Cari Taylor-Carlson

Chilango Express Is Authentic Mexican

The sauces are a riot of textures and flavors at this West Allis restaurant.

By - Dec 17th, 2021 04:46 pm
Chilango Express. Photo by Cari Taylor-Carlson.

Chilango Express. Photo by Cari Taylor-Carlson.

Authentic is the word that comes to mind as I write about Chilango Express in West Allis. From handmade corn tortillas to a killer red sauce that I could have eaten with a spoon, everything at this small restaurant was delicious.

The name Chilango comes from a Mexican slang term often used to describe someone who lives in Mexico City. It’s not always complementary according to my research online, but in the words of Chilango’s chef and co-owner Guadalupe Ortiz, it means someone who left home in Mexico City and misses said home.

Ortiz and her husband Juan opened Chilango Express at 7030 Lincoln in 2019, but it was a long journey from their original location at the corner of Layton Boulevard and National Avenue. They started there with a small food cart in 2010. Soon they upgraded to a food truck which was followed by a tiny restaurant in a gas station at 68th and Lincoln. They quickly outgrew that space and in May, 2019 they opened their humble restaurant at 7030 Lincoln and brought their menu, a shout out to dishes from Ortiz’s former home in Mexico City.

You can’t miss the cherry red building on Lincoln where the decor inside is understated, both spacious and homey. It’s all about the food here and you won’t be disappointed from your first bite of the pico de gallo that accompanies the chips. It’s fresh, mild, and juicy with a hint of jalapeno to stimulate your taste buds for what’s yet to come.

On my first visit I ordered Chile Relleno ($3.25) and one Chicken Taco ($2.25). I mention the prices only because these are Mexico City street prices, not what one expects in a sit-down restaurant in West Allis. From a list of eight meat choices, Asada (steak), Al Pastor (pork), Barbacoa (chunky beef), Chorizo, Beef Tongue, Chicharron (pork rinds), Pollo and Tripe, I chose Al Pastor for the relleno and chicken for the taco. The chucks of pork in my large chile relleno were fork-tender with a hint of citrus from a marinade. There was a lot of meat, more than I expected to find inside this roasted chile. The red sauce that coated it left me craving more. It had enough complexity in its rich flavor to qualify as a mole, perhaps a coloradito mole. It was both earthy and spicy. Chef Ortiz told us she makes it with ancho, guajillo, and arbol chiles.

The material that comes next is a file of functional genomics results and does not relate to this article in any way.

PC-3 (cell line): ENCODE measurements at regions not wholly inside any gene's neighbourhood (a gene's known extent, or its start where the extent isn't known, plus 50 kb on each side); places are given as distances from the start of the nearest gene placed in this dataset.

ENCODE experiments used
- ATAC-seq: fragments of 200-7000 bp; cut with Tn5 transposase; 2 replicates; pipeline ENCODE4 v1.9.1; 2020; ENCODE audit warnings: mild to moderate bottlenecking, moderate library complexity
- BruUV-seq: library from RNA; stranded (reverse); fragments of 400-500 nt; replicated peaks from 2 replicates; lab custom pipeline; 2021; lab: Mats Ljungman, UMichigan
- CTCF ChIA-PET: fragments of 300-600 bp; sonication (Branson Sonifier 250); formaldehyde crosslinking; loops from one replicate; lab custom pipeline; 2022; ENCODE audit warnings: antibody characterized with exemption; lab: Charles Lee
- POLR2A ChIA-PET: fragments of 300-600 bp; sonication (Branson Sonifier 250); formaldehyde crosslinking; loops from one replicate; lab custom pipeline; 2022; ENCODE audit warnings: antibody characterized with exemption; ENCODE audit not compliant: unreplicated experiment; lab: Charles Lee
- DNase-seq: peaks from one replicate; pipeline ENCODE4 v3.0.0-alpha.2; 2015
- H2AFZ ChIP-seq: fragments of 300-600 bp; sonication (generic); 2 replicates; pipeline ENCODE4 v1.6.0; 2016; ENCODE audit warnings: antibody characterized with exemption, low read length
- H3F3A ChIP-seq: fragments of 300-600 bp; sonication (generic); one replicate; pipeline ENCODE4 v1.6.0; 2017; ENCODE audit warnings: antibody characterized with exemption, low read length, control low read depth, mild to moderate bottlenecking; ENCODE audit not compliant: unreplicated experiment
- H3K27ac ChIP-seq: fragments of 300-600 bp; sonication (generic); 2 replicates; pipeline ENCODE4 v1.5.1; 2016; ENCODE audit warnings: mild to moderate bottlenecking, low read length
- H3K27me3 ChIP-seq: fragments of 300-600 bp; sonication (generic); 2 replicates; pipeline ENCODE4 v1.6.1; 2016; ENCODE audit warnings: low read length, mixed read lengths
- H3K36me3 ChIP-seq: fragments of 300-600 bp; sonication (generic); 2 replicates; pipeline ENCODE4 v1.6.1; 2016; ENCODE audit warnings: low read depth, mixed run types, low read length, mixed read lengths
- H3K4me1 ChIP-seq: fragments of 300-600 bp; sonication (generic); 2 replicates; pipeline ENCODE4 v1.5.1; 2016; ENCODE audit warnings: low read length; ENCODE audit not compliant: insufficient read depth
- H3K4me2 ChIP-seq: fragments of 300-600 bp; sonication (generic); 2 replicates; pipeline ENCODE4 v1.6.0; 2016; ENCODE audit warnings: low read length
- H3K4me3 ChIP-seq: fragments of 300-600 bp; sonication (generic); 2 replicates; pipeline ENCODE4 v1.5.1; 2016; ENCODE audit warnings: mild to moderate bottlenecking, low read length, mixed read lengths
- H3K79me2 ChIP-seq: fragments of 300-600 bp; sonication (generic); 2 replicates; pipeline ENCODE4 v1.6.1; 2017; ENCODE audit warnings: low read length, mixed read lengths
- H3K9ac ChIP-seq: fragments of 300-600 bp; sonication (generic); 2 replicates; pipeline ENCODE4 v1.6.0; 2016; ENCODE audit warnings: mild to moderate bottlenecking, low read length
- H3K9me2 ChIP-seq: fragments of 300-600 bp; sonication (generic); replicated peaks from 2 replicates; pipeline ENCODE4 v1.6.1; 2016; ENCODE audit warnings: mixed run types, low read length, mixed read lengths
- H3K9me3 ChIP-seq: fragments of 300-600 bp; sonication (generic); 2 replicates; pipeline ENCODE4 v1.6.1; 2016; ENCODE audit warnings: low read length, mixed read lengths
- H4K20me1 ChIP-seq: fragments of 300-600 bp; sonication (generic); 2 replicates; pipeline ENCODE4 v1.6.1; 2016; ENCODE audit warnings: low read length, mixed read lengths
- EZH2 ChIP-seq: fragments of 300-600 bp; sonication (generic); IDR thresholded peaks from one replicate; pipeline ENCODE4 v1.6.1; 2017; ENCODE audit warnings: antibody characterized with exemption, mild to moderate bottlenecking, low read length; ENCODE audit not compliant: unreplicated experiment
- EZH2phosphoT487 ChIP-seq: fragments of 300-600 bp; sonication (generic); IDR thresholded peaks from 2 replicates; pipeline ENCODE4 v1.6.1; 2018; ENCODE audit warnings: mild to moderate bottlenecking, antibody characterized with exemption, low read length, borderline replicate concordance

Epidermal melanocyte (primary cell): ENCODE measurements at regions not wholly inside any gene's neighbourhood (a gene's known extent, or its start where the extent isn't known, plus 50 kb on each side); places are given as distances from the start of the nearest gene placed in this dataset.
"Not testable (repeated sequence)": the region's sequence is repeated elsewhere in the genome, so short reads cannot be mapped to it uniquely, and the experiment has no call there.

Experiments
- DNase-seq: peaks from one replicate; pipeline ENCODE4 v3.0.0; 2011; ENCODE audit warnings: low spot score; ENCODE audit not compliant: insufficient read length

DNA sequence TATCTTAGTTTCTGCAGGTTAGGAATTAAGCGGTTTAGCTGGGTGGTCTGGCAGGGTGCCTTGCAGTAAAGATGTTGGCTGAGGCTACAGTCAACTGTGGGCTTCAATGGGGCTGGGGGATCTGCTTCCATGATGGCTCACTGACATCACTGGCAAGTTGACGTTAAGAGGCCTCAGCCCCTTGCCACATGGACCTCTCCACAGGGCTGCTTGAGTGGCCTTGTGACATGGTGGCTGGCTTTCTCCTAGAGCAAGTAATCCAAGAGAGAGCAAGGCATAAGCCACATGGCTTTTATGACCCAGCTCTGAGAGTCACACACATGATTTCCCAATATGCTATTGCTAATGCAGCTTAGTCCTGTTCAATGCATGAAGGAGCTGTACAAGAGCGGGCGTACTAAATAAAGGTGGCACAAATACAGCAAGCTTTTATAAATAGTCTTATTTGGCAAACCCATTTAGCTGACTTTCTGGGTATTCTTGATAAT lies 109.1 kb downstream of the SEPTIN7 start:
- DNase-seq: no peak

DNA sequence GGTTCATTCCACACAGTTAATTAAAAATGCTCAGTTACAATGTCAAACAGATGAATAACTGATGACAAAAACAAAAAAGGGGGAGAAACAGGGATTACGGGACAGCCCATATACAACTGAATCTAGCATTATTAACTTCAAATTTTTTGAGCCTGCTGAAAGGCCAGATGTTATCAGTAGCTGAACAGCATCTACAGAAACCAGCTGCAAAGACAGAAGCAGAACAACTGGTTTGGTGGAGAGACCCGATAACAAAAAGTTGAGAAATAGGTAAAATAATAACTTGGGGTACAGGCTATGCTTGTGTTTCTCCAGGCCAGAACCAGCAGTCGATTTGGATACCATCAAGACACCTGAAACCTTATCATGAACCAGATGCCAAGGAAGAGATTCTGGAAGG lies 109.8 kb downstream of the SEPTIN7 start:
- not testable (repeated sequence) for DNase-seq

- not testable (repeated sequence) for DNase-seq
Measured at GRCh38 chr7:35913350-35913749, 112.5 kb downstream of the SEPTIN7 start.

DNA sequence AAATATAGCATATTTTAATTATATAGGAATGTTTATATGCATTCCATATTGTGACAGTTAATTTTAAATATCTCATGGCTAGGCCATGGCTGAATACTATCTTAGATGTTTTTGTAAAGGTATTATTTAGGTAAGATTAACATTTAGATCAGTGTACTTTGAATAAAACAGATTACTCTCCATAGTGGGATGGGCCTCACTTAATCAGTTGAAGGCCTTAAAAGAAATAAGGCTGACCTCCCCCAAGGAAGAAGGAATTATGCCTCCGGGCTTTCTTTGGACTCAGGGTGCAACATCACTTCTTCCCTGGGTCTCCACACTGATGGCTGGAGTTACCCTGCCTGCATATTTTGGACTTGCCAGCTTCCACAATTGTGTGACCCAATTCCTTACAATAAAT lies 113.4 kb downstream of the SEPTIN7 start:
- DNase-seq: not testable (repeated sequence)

The chicken in my taco, again a generous serving of meat, paired well with the chopped onion, cilantro, and the house-made green sauce.

My companion ordered the Burrito, a giant flour tortilla bursting with Al Pastor, more than enough for a meal, along with an Asada Taco stuffed with tender pieces of steak. Often a steak taco in a restaurant will have tough meat, hard to chew, and lacking the umami of steak properly prepared, but this steak was tender, each bite a pleasure in the mouth.

When ordering many of the dishes on this modest menu, you need to choose a sauce, either the aforementioned red, a green, or a mole. There were also two sauces on the table, a mild green and a HOT red, only recommended if you are looking for extreme heat.

On another visit I ordered two enchiladas, one with Asada and a second with Barbacoa. The barbacoa turned out to be like a tender stew meat that had been simmered until it fell apart, and the mole I chose for the sauce could stand up against any mole from Pueblo in Mexico where it originated. It was dark, rich, complex, a combination of many chiles plus a touch of chocolate, a traditional ingredient in this dark brown mole.

My companion ordered the Huarache Dinner which our excellent server Josephina recommended. It was a large house-made thick corn tortilla grilled and topped with Chorizo, Al Pastor, cilantro, and chopped onion. This complete meal came with Mexican rice and chunky refried beans.

Tasty and generous understate what Chilango Express delivers: the dinner portions were easily enough for two; all the meat was tender and juicy; the corn tortillas were freshly made; and the sauces were playgrounds of textures and flavors.

They don’t make their desserts in-house, but the Tres Leches Cake and the Flan rate among the best in my opinion. They are purchased from a bakery in Northern Illinois.

Because every bite at Chilango Express was filled with complex flavors, I asked Chef Ortiz about her recipes. Were they written down or handed down? Our server Josephine translated her reply. “They all came from my family, my grandmother, my mother, my great grandmother. Nothing is written.”  When Chef Ortiz heard my question, she laughed, pointed to her head and said, “In mi cabeza.”

On The Menu

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The Rundown

One thought on “Dining: Chilango Express Is Authentic Mexican”

  1. sheistolerable says:

    Everything at Chilango is amazing, but the lamb barbacoa they make on weekends is otherworldly! Cari, you have to go back!

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